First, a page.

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Executive Summary

The new monetary policy strategy of the European Central Bank (ECB) was published on 8 July 2021. The ECB’s strategy had been last been reviewed in 2003. A monetary policy strategy serves two main purposes: first, it provides policymakers with a coherent analytical framework that maps actual or expected economic developments into policy decisions; second, it serves as a vehicle for communicating with the public. In October 2021 a special survey was conducted among the panel of participants in the ECB’s regular Survey of Professional Forecasters (SPF) to understand how they assessed the new strategy and what implications it had for their macroeconomic expectations. This document provides the aggregated results. Responses were received from 51 institutions, i.e. almost 90% of respondents to the regular survey round carried out at the same time.

Overall, respondents considered the new strategy to be an improvement. They identified the clear 2% inflation target and explicit reference to symmetry as key elements. Respondents were asked about 14 key dimensions of the outcome of the strategy review. On balance, they considered them important and an improvement, and thought the new strategy made it more likely that the ECB would meet its mandate and primary objective of price stability in the euro area. However, some cautioned that practical implementation in terms of actual policy changes would ultimately determine whether the inflation target would be met.

Around one-third of respondents indicated that they had revised or would revise their macroeconomic expectations as a consequence of the review. For inflation and cost variables (headline inflation, underlying inflation and labour costs), changes to near-term forecasts were limited, while changes to longer-term forecasts were generally to the upside. For real economy variables (real GDP and the unemployment rate), the changes reported were generally for medium-term forecasts. For elements of the ECB’s monetary policy toolkit (interest rates, forward guidance, asset purchases and longer-term refinancing operations (LTROs)), respondents had generally revised their forecasts in response to the new strategy in the direction of an easing of the policy stance.

The overall results point to a strong correspondence between what respondents saw as key elements and key improvements in the new strategy, but some respondents cautioned that actual actions would matter more than words. Participants considered it was not clear how owner-occupied housing was to be included, or to what extent or how long an overshooting of the inflation target might be tolerated. A number of respondents also thought that monetary policy might be distracted from its primary objective by the consideration of other aspects, such as climate change. Some respondents said that some dimensions of asset purchases (in particular possible limits on holdings) were not adequately clarified in the new strategy.

1 Background and introduction

In the SPF survey round for the fourth quarter of 2021, in addition to the regular questionnaire, respondents also received a special questionnaire to garner their assessment of the ECB’s new monetary policy strategy. The questionnaire (see Table A1 in the Annex) covered multiple dimensions of the strategy review and was designed such that respondents could provide very quick answers (via drop-down selections) to most of the questions and could add free-text comments should they wish to do so.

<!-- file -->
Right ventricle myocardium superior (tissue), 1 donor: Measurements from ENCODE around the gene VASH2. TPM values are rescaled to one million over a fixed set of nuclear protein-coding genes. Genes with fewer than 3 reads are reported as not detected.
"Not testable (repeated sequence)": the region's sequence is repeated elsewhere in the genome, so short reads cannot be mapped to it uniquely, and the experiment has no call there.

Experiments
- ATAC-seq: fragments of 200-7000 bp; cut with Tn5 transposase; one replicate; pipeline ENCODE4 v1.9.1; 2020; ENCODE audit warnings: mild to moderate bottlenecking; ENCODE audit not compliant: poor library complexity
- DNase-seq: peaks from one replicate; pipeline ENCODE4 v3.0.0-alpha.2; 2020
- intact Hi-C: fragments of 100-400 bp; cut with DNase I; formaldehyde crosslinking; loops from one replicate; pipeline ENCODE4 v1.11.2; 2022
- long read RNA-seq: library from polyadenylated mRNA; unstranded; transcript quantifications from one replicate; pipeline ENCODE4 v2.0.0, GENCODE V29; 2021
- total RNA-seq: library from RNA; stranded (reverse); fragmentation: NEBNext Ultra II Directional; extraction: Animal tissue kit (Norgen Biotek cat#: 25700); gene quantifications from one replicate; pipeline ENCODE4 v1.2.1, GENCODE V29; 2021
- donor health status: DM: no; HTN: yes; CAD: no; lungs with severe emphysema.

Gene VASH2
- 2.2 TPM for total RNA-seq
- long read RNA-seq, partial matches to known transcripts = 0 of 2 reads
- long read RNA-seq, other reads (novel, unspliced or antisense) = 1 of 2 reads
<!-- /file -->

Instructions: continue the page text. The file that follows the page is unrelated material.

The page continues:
The response rate to the special survey was very high. Altogether 51 respondents replied to the questionnaire, i.e. almost 90% of participants in the fourth quarter round. In addition to the responses via the drop-down options, 40 respondents provided a total of 285 qualitative comments, allowing a richer understanding of the factors underlying the summary assessments provided via the drop-down options.[1]

2 Main findings

Three-quarters of respondents viewed the ECB’s new monetary policy strategy as an improvement (see Chart 1). In response to the question, “What is your overall assessment of the ECB’s new monetary policy strategy compared with the situation before?” (Question 1), almost 20% of respondents thought that the new monetary policy strategy was “much better”, with a further 60% considering it “somewhat better”. Almost 20% thought it was “about the same”. Only a small minority (three, i.e. 6%) of respondents said they considered the new monetary policy strategy to be “somewhat worse” and none thought it “much worse”. The net percentage balance was clearly positive, at +45%.[2]

Chart 1

What is your overall assessment of the ECB’s new monetary policy strategy compared with the situation before?

(percentages of responses)

Note: 51 responses.

Respondents identified the clearer inflation target of 2% and the explicit reference to symmetry as the key aspects in the new strategy. In their qualitative comments in response to the question “What, in your opinion, are the key aspects/dimensions of the new monetary policy strategy?” (Question 11), respondents mentioned a large number of dimensions but focused unmistakably on the clearer 2% inflation target and the explicit reference to symmetry in the target. Other aspects identified by many respondents were (a) the statement that taking into account the implications of the effective lower bound (ELB) requires “especially forceful or persistent monetary policy measures”; (b) the statement that forward guidance, asset purchases and longer-term refinancing operations will remain part of the ECB’s monetary policy toolkit; (c) the confirmation, and what some respondents considered to be a strengthening, of the medium-term orientation of monetary policy; (d) the recognition that climate change has implications for price stability and the adoption of a climate-related action plan; (e) plans to better take into account owner-occupied housing costs in the measurement of inflation; and (f) the more explicit declaration that the Eurosystem, without prejudice to the price stability objective, shall support the general economic policies in the EU.